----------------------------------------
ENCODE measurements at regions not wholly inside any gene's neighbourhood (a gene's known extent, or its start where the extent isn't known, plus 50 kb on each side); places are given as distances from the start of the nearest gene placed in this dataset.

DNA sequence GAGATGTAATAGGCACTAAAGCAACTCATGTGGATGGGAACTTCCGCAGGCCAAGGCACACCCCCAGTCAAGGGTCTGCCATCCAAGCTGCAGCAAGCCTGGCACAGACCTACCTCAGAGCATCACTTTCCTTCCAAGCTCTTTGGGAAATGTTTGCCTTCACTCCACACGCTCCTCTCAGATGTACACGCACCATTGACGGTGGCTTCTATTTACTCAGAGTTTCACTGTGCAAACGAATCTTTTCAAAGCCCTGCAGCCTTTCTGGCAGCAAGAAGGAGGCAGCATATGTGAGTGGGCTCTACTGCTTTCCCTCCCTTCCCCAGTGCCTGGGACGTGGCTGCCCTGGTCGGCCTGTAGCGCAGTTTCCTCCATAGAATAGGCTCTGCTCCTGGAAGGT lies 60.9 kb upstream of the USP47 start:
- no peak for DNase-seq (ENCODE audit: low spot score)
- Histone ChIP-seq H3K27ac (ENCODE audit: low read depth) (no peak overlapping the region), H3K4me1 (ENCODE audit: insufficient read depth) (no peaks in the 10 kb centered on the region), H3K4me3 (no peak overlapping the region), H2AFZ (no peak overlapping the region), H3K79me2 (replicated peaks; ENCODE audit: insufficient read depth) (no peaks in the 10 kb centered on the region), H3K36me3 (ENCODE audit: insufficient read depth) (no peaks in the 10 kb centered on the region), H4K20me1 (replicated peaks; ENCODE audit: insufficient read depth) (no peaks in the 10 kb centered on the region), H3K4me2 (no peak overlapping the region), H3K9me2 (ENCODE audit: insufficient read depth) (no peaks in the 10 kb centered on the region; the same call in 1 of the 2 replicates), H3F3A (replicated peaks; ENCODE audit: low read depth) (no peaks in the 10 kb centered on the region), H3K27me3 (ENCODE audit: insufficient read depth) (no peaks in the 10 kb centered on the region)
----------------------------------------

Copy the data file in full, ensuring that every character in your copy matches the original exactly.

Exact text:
ENCODE measurements at regions not wholly inside any gene's neighbourhood (a gene's known extent, or its start where the extent isn't known, plus 50 kb on each side); places are given as distances from the start of the nearest gene placed in this dataset.

DNA sequence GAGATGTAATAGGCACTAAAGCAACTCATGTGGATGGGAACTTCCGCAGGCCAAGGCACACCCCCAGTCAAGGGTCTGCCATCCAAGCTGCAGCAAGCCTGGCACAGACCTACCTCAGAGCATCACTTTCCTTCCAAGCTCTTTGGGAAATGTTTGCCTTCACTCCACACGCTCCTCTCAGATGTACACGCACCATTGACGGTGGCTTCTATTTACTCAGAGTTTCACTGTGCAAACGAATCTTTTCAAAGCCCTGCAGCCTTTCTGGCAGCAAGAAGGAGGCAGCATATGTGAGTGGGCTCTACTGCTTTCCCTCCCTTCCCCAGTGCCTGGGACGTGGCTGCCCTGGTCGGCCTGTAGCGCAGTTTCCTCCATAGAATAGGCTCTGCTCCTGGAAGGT lies 60.9 kb upstream of the USP47 start:
- no peak for DNase-seq (ENCODE audit: low spot score)
- Histone ChIP-seq H3K27ac (ENCODE audit: low read depth) (no peak overlapping the region), H3K4me1 (ENCODE audit: insufficient read depth) (no peaks in the 10 kb centered on the region), H3K4me3 (no peak overlapping the region), H2AFZ (no peak overlapping the region), H3K79me2 (replicated peaks; ENCODE audit: insufficient read depth) (no peaks in the 10 kb centered on the region), H3K36me3 (ENCODE audit: insufficient read depth) (no peaks in the 10 kb centered on the region), H4K20me1 (replicated peaks; ENCODE audit: insufficient read depth) (no peaks in the 10 kb centered on the region), H3K4me2 (no peak overlapping the region), H3K9me2 (ENCODE audit: insufficient read depth) (no peaks in the 10 kb centered on the region; the same call in 1 of the 2 replicates), H3F3A (replicated peaks; ENCODE audit: low read depth) (no peaks in the 10 kb centered on the region), H3K27me3 (ENCODE audit: insufficient read depth) (no peaks in the 10 kb centered on the region)